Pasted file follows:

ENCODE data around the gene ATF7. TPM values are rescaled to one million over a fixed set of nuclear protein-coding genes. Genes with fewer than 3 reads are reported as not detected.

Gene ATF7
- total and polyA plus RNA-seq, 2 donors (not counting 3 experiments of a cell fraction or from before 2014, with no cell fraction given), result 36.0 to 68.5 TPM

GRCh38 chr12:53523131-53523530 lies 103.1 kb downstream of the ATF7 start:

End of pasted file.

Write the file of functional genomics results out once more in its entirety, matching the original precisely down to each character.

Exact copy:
ENCODE data around the gene ATF7. TPM values are rescaled to one million over a fixed set of nuclear protein-coding genes. Genes with fewer than 3 reads are reported as not detected.

Gene ATF7
- total and polyA plus RNA-seq, 2 donors (not counting 3 experiments of a cell fraction or from before 2014, with no cell fraction given), result 36.0 to 68.5 TPM

GRCh38 chr12:53523131-53523530 lies 103.1 kb downstream of the ATF7 start: